The CPs of mixtures vary and are located on a curve (the locus) that changes with composition, under most conditions the CPs aren't located at the maximum values of P and T. This curve is the locus of the bubble points (to the left of the CP) and the dew points (to the right of the CP).

For a given composition the equilibrium curve around the CP bulges to the right, with the CP somewhere on the bulge, but -in general- neither at the highest temperature nor at the highest pressure. To the left of the CP, one single (vertical) temperature cuts the equilibrium lines at two points: the higher one representing the liquids' bubble point (i.e., VP); the lowest intersection being the vapour dew point. By being on a temperature between the bulge's maximum, and the CP, it is possible to cross the dew point line and to partly condense the vapour by reducing the pressure.

This is called retrograde condensation.

This phenomenon is of importance when operating some deep natural-gas wells where the prevailing conditions are to the right of the CP temperature of the mixture but still below the maximum saturated vapor dew point equilibrium temperature. When isothermally removing gas, the total pressure in the well drops and part of the nat-gas (butanes and heavier) liquefies, a fact that may lead to a reduction in the production of the well when the liquid is trapped in the sands. Repressurizing the well by lean gas, that has been removed from the condensing heavier species above-ground, is commonly used to return the underground reservoir to an elevated pressure and a more favourable equilibrium composition.

In summary, yes, vapour pressures (bubble points) can, in principle, be higher than the critical point pressures of a hydrocarbon mixture.

RE: Vapour pressure and critical temperature

The upstream pressure of your control valve is not equivalent to the vapor pressure of the fluid.   Kerosene is normally a liquid, and since you didn't state otherwise this would be assumed.   Even if this were a gas it is not customary to refer to a process pressure as "vapor pressure" since this is confused with the VLE parameters which are generally "static" attributes of fluids.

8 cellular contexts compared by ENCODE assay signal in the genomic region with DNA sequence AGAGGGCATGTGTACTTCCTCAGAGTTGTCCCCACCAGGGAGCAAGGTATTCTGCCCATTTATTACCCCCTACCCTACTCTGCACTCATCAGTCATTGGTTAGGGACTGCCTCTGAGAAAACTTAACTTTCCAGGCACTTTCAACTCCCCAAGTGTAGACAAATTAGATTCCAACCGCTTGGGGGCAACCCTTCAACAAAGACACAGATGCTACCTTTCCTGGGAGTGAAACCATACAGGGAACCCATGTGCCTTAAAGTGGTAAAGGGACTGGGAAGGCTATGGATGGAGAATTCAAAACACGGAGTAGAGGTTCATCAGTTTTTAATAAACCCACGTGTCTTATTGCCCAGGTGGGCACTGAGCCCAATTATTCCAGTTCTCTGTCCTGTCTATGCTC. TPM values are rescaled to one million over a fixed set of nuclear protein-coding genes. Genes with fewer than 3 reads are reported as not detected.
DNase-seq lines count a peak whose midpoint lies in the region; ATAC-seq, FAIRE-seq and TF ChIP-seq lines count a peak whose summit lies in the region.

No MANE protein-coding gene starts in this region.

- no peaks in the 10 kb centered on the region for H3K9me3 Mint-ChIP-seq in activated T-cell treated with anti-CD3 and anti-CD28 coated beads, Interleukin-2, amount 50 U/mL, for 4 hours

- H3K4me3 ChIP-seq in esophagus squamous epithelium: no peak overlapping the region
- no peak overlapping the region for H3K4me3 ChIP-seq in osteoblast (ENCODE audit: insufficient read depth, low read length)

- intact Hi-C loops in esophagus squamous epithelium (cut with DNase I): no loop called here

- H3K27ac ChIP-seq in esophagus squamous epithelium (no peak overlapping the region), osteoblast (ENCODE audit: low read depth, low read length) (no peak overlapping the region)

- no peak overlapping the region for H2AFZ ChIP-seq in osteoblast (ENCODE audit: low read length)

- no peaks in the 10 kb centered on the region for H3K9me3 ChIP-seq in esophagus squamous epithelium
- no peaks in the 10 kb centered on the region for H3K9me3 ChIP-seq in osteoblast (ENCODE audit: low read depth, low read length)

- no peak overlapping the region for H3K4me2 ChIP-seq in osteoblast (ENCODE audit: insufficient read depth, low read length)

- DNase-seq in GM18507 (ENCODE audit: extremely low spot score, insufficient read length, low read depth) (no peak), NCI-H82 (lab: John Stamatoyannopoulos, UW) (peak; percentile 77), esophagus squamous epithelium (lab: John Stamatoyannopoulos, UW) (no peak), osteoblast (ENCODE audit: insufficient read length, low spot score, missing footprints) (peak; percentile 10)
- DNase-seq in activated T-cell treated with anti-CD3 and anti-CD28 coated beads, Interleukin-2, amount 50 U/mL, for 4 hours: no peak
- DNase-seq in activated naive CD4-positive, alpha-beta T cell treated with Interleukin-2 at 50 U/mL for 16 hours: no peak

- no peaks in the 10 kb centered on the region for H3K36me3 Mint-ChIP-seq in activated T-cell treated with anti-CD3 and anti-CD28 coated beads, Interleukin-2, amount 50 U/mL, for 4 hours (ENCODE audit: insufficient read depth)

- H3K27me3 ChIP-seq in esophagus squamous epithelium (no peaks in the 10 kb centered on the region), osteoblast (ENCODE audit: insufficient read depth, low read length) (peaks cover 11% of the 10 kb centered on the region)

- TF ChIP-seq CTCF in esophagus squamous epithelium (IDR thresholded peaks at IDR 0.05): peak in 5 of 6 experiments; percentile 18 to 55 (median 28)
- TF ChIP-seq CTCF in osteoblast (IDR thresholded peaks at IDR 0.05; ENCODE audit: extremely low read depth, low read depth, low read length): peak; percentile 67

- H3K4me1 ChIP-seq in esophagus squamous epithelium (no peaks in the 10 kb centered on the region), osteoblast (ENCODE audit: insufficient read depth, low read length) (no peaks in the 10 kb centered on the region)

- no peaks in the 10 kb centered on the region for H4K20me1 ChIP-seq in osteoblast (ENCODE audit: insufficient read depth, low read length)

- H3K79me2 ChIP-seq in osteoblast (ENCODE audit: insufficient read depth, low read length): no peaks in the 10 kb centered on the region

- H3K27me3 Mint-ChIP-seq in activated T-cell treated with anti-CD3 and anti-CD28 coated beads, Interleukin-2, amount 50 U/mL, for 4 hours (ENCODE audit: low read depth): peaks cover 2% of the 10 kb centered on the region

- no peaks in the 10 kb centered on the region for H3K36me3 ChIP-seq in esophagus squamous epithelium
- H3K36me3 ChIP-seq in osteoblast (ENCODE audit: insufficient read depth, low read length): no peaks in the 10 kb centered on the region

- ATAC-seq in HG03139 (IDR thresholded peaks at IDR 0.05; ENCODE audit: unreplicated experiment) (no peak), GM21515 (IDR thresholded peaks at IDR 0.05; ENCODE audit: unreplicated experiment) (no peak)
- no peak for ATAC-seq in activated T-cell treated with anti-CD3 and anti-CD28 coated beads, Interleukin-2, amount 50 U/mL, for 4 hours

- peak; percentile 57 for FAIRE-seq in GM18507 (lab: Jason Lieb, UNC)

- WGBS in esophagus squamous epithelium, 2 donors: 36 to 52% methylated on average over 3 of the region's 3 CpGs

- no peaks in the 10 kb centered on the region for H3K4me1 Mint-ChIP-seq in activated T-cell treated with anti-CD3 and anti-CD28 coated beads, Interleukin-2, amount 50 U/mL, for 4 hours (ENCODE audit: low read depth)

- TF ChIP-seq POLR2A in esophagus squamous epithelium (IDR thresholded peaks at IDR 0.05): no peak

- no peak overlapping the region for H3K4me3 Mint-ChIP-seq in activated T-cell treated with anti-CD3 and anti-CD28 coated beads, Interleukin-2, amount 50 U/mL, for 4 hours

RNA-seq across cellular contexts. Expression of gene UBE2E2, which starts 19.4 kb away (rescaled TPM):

Usually "vapor pressure" refers to a the pressure imparted by a liquid in a tank or vessel and is a function of temperature.

RE: Vapour pressure and critical temperature

I wonder whether a wide-cut JP-4 (not a true kero) could have a VP of 34 bar at 226oC. When plottting the highest RVP allowed a JP-4, 21 kPa, on a Cox chart it falls between n-hexane and n-heptane. Following their VP lines up to 226oC one gets a VP lower than 34 bar, as 22082002 mentioned. Therefore, it appears that rbcoulter is right in saying the fluid is a liquid upstream the CV. However, it appears that it could partly vaporize downstream.

RE: Vapour pressure and critical temperature

I am sorry for not stating the condition of the liquid.

You are right, it's Liquid. Further to this it is coming from a separator, in which H2, H2S, C1 to C4 get separated from this mexture, but still this liquid will have H2,H2S, C1-C4 as per equilibrium, at conditions mentioned above.
This liquid will go to a stripper.

Approximately 950 Sm3/hr gases will be stripped out from this stream.

I thank you for sparing time and look forward to hear more from you.

Warm regards,

RE: Vapour pressure and critical temperature

with the fluid upstream of the valve coming, coming from a stripper will be saturated and contain dissolved gases. this is not quite the same as the situation you have with a single component fluid, but it is customary to allow for flashing effects in the valve sizing.